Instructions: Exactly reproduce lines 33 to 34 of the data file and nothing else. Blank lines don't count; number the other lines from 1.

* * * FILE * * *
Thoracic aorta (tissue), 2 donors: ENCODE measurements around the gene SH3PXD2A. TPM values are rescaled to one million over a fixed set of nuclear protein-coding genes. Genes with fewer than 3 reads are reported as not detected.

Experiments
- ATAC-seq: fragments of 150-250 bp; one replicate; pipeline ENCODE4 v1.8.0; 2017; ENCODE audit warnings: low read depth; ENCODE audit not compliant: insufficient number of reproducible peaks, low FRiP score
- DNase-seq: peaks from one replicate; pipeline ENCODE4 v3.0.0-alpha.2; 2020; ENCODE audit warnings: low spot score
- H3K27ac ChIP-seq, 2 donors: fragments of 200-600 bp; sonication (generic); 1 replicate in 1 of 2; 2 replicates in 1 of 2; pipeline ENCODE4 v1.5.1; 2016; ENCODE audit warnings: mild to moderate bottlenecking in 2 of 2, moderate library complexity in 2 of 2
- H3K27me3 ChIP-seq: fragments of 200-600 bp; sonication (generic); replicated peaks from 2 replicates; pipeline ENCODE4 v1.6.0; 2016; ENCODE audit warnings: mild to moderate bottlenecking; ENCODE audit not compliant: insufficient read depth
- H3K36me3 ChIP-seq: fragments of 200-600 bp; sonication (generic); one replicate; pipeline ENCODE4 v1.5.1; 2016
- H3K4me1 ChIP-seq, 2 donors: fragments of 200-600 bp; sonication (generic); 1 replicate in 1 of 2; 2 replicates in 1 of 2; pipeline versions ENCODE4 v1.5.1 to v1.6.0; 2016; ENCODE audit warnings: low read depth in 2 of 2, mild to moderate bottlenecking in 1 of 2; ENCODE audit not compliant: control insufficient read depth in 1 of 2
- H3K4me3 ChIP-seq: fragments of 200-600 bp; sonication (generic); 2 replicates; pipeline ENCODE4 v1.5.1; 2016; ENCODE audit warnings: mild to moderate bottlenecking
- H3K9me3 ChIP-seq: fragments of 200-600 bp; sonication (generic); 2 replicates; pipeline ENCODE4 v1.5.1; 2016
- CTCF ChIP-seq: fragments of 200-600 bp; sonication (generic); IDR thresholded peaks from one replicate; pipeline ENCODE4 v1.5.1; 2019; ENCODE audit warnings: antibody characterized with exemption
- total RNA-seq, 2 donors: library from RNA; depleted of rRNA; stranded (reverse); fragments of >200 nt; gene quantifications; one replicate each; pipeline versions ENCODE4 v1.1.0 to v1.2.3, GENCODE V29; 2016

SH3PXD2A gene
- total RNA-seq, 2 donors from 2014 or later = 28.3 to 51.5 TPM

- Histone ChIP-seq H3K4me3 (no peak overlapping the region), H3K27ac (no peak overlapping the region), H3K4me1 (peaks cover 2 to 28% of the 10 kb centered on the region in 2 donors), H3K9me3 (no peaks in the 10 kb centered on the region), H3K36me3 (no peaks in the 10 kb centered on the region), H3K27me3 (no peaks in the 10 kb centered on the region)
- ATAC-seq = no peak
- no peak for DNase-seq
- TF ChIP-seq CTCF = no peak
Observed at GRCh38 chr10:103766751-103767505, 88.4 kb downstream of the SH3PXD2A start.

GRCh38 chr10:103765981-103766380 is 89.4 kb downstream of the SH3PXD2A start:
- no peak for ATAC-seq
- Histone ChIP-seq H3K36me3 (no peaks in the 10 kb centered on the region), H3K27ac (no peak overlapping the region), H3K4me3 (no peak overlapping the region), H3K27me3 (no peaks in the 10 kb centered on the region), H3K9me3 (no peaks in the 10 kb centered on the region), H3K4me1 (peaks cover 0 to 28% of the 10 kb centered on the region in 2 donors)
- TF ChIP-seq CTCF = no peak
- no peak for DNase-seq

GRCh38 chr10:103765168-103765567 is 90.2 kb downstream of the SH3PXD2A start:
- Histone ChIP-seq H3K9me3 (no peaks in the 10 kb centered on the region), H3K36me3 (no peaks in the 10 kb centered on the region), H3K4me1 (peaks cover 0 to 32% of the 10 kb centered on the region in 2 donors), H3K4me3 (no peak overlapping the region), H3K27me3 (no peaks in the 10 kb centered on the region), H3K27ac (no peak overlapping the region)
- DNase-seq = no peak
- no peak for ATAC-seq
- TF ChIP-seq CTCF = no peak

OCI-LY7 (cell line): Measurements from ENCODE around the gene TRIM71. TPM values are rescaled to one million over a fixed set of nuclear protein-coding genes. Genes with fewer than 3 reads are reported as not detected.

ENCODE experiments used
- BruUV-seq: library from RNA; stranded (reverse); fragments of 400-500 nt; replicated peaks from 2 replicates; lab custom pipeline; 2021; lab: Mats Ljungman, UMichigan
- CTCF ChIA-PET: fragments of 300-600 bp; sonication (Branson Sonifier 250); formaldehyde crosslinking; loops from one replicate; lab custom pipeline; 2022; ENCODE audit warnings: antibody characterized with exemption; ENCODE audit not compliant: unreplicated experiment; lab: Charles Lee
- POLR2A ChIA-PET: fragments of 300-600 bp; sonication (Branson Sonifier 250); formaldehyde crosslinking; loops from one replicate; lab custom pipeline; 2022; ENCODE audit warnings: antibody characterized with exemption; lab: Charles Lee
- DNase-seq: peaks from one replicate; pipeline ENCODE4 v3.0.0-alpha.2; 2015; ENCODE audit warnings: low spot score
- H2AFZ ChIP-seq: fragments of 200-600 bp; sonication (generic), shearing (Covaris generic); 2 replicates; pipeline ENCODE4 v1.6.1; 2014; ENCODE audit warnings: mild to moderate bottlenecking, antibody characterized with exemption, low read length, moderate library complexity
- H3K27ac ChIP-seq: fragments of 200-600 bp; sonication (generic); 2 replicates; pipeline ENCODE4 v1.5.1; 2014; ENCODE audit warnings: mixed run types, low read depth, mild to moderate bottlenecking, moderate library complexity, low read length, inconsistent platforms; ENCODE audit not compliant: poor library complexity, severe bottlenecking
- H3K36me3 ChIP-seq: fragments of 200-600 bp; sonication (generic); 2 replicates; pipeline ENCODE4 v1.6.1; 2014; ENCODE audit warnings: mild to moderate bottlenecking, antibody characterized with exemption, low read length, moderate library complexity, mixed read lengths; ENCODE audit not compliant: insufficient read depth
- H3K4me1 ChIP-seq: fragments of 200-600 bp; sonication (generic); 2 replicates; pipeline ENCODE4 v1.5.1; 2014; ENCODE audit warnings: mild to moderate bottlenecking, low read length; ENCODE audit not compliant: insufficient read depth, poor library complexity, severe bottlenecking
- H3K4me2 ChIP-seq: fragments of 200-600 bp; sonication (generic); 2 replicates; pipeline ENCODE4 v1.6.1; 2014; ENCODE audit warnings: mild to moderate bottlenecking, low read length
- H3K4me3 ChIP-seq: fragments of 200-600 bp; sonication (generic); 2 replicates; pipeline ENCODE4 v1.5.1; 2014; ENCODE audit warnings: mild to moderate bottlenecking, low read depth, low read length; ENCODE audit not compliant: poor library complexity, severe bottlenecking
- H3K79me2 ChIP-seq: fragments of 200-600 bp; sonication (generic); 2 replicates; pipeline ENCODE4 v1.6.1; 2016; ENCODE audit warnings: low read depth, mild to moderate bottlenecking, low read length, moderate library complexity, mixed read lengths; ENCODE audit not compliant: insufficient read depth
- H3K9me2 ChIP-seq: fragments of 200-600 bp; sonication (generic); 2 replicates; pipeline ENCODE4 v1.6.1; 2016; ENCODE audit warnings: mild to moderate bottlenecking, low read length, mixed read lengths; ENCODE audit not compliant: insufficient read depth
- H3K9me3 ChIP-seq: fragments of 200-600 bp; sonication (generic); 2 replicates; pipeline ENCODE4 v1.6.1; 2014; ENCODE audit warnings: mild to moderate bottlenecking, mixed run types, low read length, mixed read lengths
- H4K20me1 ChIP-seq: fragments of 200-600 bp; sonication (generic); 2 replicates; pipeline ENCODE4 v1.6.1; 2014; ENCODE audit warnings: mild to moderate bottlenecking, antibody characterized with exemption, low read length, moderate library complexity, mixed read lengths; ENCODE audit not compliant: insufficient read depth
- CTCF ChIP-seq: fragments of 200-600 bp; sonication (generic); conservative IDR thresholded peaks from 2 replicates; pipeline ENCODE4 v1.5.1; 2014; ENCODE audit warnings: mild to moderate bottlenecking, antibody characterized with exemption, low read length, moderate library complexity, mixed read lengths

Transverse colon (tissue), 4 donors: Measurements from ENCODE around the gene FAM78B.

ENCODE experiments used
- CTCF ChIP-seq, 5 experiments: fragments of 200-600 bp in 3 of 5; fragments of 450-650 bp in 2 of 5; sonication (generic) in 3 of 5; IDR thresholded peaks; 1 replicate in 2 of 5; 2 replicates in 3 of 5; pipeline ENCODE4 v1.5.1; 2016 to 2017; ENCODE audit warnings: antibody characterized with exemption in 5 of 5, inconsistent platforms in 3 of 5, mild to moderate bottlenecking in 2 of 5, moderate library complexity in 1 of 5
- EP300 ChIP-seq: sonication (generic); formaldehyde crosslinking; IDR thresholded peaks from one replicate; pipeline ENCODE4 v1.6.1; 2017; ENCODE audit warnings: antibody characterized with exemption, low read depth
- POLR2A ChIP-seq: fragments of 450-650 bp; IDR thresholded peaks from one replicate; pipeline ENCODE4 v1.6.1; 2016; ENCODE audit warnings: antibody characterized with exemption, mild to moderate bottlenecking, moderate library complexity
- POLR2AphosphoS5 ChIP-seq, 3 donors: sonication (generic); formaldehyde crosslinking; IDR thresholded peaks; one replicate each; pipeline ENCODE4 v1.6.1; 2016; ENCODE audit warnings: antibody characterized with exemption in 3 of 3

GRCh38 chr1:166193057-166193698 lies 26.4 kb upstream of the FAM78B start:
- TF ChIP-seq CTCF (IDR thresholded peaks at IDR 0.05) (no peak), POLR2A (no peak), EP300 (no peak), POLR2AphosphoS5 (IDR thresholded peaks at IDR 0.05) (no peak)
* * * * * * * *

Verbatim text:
- CTCF ChIA-PET: fragments of 300-600 bp; sonication (Branson Sonifier 250); formaldehyde crosslinking; loops from one replicate; lab custom pipeline; 2022; ENCODE audit warnings: antibody characterized with exemption; ENCODE audit not compliant: unreplicated experiment; lab: Charles Lee
- POLR2A ChIA-PET: fragments of 300-600 bp; sonication (Branson Sonifier 250); formaldehyde crosslinking; loops from one replicate; lab custom pipeline; 2022; ENCODE audit warnings: antibody characterized with exemption; lab: Charles Lee